Managing trade-offs across the supply chain
A key benefit of a predictive digital twin and simulation is that it gives clarity on trade-offs between seemingly conflicting processes, such as purchasing, production, inventory, distribution and sales.
For instance, should you pursue a strategy focused on local production with lower transport costs? Or one with lower-cost overseas production and higher transport costs?
North America used predictive simulation to develop a Sales and Operations Planning (S&OP) tool to answer questions like these.
The company has six US sites, each with different production mixes, consumption requirements and bulk storage constraints. Using a predictive digital twin deployed with WITNESS Horizon, Mars predicted the supply chain performance achievable from various configurations across the sites, gaining detailed insight into these dynamic processes for the first time.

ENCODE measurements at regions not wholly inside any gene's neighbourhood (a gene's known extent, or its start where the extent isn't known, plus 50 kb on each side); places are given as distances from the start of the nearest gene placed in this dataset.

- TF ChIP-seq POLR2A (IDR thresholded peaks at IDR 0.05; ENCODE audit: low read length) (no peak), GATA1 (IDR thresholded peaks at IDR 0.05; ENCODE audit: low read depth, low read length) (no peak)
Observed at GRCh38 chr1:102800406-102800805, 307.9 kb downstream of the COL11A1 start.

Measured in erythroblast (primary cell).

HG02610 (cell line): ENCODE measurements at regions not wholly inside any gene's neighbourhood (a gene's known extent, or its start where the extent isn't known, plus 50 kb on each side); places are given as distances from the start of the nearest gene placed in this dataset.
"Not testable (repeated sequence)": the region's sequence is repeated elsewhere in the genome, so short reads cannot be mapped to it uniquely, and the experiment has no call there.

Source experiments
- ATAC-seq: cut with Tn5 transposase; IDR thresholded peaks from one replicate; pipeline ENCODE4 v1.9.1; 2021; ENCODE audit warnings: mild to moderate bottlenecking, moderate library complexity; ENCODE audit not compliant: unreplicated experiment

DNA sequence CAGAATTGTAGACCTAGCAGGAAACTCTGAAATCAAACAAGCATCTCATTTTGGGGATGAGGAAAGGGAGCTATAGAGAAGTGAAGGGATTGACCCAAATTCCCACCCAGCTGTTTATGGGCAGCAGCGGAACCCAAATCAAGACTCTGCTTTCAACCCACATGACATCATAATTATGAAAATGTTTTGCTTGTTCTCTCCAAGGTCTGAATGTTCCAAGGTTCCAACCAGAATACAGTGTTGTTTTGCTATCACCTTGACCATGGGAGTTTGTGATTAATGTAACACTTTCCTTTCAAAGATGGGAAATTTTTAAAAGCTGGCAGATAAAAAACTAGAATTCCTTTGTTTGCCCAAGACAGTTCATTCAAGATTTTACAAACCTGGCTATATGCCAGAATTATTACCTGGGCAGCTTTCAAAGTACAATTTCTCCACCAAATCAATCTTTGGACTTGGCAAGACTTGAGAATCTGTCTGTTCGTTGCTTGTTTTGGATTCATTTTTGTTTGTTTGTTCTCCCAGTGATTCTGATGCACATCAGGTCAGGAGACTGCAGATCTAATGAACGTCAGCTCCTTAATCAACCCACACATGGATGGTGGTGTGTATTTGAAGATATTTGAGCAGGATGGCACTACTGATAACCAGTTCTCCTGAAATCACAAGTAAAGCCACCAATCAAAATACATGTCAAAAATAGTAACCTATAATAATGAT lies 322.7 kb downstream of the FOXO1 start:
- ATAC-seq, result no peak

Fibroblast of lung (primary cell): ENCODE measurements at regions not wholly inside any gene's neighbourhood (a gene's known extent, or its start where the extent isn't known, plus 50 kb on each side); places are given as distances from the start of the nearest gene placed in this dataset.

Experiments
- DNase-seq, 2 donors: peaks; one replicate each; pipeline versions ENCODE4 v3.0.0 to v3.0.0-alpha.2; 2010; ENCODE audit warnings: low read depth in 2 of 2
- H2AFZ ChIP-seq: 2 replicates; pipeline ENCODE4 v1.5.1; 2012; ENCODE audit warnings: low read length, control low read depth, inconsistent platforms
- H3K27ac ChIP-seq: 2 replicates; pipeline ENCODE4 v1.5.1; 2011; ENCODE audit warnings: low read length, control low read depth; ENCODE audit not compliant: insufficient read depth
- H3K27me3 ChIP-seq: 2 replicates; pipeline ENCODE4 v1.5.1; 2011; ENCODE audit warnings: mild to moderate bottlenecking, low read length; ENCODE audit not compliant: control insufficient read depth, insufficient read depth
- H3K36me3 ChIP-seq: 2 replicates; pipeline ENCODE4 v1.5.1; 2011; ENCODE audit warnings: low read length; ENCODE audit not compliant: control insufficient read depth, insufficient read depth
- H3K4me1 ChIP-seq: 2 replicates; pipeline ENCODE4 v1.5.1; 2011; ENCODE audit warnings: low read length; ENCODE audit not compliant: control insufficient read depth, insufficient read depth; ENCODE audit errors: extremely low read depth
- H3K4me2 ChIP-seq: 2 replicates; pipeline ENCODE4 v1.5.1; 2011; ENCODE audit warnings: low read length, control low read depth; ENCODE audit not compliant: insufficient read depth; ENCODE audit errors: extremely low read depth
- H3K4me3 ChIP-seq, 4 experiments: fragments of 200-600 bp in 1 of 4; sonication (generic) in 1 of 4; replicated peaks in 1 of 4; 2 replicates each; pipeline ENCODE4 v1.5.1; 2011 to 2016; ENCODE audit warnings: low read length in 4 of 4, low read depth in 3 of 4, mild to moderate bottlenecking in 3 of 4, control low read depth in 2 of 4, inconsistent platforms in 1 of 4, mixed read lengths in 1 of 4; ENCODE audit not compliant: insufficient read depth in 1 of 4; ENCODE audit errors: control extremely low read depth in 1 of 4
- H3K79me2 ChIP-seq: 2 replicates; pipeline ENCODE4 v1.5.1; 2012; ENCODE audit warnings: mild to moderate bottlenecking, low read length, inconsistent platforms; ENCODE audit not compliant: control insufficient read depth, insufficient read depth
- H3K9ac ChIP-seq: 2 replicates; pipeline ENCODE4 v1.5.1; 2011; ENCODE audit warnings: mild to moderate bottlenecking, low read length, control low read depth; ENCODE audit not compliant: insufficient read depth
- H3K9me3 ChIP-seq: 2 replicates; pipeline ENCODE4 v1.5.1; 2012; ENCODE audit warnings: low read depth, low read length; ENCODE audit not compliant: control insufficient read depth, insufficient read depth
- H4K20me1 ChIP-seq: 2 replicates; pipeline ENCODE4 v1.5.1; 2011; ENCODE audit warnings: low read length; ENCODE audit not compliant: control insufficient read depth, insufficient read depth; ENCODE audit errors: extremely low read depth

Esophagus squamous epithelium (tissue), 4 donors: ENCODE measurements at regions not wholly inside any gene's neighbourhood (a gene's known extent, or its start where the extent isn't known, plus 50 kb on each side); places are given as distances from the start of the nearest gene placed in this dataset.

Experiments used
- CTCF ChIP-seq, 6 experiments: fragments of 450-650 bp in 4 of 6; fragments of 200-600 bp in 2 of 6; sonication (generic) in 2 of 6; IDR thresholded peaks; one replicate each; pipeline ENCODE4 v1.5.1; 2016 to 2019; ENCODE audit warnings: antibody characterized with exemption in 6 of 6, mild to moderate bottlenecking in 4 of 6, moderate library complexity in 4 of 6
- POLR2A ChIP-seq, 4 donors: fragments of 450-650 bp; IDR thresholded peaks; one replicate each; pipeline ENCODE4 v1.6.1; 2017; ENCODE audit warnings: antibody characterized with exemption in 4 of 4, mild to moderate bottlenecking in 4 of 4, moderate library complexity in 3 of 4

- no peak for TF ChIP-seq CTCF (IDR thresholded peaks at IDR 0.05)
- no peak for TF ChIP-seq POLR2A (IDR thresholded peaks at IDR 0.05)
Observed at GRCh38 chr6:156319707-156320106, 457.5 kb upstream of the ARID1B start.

This helped Mars understand the impact of key trade-offs. For example, would it be better to make all chocolate types where they’re required or build fewer, larger facilities and ship regionally? And what’s the best way to factor in the Mars corporate principle that it’s important to manufacture as close to customers as possible?
It also helped the company identify where future bottlenecks might appear and how they can best be resolved.
The parameterised S&OP simulation asset helped quantify the optimal way to work within these parameters. It provided deep insights into existing and planned operations, identified supply chain risks, and highlighted opportunities for cost savings and performance improvements.
As a result, Mars developed evidence-based business cases for new capacity programmes, ensuring it makes the right investments at the right time.